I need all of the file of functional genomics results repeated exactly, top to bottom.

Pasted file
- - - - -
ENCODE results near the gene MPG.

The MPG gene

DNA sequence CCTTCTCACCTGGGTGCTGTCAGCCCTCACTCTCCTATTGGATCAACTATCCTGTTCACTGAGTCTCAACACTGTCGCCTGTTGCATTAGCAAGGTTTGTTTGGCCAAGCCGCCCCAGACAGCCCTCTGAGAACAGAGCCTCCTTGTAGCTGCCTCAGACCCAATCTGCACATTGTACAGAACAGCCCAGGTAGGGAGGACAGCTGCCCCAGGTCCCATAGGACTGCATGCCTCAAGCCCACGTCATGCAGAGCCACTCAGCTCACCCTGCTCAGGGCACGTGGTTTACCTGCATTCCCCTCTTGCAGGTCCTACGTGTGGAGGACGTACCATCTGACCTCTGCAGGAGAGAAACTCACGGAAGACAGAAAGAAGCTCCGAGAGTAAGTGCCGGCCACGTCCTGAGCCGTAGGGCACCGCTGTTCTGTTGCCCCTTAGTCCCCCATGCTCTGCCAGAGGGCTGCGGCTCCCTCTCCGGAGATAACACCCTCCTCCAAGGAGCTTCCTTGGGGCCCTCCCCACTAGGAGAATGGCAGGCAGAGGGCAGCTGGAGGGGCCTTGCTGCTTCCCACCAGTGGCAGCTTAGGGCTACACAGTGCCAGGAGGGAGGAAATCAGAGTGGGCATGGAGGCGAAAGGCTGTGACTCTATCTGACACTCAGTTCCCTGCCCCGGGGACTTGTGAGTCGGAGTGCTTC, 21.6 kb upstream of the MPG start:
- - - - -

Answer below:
ENCODE results near the gene MPG.

The MPG gene

DNA sequence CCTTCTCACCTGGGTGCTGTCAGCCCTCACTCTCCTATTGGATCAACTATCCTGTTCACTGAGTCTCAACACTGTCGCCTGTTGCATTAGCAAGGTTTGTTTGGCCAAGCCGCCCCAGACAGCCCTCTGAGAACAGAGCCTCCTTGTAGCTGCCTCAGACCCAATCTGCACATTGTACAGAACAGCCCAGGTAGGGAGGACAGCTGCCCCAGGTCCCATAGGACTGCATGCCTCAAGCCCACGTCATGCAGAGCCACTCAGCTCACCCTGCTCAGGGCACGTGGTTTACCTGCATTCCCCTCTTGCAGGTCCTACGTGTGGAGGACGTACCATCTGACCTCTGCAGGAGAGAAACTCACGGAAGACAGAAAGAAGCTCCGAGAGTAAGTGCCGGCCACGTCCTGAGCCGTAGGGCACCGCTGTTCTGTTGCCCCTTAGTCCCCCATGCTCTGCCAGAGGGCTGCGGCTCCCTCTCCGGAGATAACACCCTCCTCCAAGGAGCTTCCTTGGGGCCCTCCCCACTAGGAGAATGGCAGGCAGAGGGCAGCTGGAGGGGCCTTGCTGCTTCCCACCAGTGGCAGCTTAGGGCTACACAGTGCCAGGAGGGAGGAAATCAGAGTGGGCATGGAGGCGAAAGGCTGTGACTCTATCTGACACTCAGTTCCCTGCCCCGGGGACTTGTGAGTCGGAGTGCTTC, 21.6 kb upstream of the MPG start: